"To compel an individual to furnish contributions of money for the propagation of opinions which he or she disbelieves, is sinful and tyrannical."
State law in Pennsylvania
In 1970 with Act 195, teachers were given the right to collectively bargain and the main state teacher unions (PSEA & PFT) were granted monopoly bargaining rights in school districts. The PSEA are dominant in Pennsylvania via their local affiliates, with just a few districts being represented by the PFT. The PSEA are the largest state affiliate of the NEA, while the PFT are part of the AFT (AFL-CIO). The 1970 law made "dues deduction" and "maintenance of membership" negotiable items in a contract. No teacher can be (legally) forced to join a union, but they are forced into being represented by the one union operating in their school district. Teachers have no choice as to who represents them when receiving an employment contract. In exchange for monopoly bargaining rights, it was deemed appropriate that non-union teachers should not have to pay union dues. It was deemed unreasonable to force representation on teachers and then force them to pay for it.
This changed in 1988 when Pennsylvania enacted Act 84, the so-called Fair Share law which meant that non-union school employees could be forced to pay dues to the union. Pennsylvania enacted Act 15 in 1993 which is the "fare share" law for local and county employees. It was left to each individual public employer to negotiate if they wanted to have such an agency shop agreement. Public employers can agree to agency shop (or not) at their discretion. If an agency shop ('fair share') agreement exists in a school district then non-union teachers are forced into having dues witheld from their paycheck without their permission. If an agency shop agreement does not exist in a school district, then non-union teachers do not have to pay dues to the union. The list of school districts which have an agency shop agreement can be found at the bottom of this page.
Agency-shop (Fair Share ) in the eyes of the union
Non-union teachers benefit from the employment contract that the union negotiates on their behalf, so these teachers should pay their fair share towards the cost of collective bargaining and contract administration. They do not have to pay full union dues, instead they pay a slightly discounted rate called 'agency fees' to cover their portion of the cost of collective bargaining. This is only fair since those teachers benefit from the contract. They shouldn't be allowed to be free riders.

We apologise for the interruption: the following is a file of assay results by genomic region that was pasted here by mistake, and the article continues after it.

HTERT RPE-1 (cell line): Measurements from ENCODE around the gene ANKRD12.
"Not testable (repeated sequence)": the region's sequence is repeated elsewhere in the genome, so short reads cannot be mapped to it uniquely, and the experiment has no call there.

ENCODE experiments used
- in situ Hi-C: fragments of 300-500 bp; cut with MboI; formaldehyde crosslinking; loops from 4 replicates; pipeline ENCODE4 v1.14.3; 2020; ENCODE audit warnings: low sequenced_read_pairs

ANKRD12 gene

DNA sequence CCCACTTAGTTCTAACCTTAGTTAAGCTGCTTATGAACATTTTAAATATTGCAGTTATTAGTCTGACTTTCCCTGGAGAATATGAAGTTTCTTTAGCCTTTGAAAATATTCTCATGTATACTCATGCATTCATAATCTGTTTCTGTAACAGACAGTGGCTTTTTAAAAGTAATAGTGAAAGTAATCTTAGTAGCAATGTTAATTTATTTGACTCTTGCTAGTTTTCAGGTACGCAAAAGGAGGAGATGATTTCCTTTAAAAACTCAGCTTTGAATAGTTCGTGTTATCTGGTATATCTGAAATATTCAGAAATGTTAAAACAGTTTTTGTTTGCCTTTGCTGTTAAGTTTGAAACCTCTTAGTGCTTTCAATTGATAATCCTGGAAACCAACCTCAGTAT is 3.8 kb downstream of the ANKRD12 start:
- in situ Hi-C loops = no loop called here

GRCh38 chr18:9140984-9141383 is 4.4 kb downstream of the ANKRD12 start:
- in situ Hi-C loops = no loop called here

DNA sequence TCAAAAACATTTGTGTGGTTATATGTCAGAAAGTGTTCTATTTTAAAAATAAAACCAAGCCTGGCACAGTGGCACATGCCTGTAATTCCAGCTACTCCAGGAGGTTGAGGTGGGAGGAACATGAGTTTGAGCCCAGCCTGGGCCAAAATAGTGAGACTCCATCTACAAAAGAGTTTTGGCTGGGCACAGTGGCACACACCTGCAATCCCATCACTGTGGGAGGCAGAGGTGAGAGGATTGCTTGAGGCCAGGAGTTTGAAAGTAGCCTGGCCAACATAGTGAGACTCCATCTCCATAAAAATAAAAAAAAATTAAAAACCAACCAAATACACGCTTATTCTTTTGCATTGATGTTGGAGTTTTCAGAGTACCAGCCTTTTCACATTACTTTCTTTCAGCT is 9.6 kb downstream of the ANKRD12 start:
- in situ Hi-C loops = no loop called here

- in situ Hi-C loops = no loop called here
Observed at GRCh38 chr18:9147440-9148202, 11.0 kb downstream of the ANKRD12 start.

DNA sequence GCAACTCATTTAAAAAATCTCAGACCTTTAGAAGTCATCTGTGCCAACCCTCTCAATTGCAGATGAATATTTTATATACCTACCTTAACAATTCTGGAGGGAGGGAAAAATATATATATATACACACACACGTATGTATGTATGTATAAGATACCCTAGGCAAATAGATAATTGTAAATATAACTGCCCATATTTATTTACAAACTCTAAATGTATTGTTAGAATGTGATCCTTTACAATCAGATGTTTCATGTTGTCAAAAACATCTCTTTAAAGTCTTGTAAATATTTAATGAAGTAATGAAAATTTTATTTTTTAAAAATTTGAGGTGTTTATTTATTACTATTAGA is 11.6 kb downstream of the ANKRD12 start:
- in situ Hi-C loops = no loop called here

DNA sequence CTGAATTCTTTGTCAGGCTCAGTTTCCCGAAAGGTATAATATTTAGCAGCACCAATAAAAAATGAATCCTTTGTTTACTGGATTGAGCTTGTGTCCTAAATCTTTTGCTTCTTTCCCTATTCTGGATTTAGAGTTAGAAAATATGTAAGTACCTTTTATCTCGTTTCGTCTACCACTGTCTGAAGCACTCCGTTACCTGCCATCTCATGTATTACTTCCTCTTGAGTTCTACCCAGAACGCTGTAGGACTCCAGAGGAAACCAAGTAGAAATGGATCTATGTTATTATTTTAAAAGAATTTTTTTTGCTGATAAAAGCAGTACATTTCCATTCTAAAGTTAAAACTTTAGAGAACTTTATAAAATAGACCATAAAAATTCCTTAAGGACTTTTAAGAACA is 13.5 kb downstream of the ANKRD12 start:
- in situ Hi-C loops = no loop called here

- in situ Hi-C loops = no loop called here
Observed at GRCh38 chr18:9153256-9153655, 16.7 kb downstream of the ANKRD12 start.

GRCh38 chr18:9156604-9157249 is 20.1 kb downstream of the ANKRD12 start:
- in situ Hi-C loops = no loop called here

John Smith cuts all the lawns in your neighborhood, yet you tell him not to cut your lawn. Maybe you don't like the way he cuts lawns or maybe you just don't like John. Whatever your reason is, you categorically tell him not to cut your lawn. One Sunday he comes to your neighborhood and cuts all the neighbors lawns including yours. He knocks on your door and says that you owe him money. Are you obligated to pay him? Welcome to fair-share! In the union view of the world, John knows what is best for you, and he shall have the right to cut your lawn even when you ask him not to. Then he shall have the right to charge you money for his service.
Agency-shop (Fair Share ) - the reality
Fair share is compulsory dues. A non-union employee is forced to financially support an organization they did not vote for, in order to receive monopoly representation they have no choice over. It is financial coercion and a violation of freedom of choice. Money is forcibly withheld from non-union employees' paychecks and sent to a private organization. When an agency-shop agreement exists in a school district or county, every employee must pay dues to the union as a condition of their employment. They must pay-up or leave. Should anyone's ability to get or keep a job depend on whether they pay dues to a union? Non-union teachers have struggled in court to try and stop their forced dues from being used for political activity by the union.
Message for public employers (and parents / taxpayers)
Forced unionism may not be a fiscal matter to the district or the taxpayer, but you are the only guardians of your employees' liberty. You are their employer so please stand up for their freedom to choose, and eliminate forced unionism from your workplace. Please read the article "Compulsory Union Fees - School Board Member's Rights and Responsibilities" here. The link between forced unionism and taxes can be found here.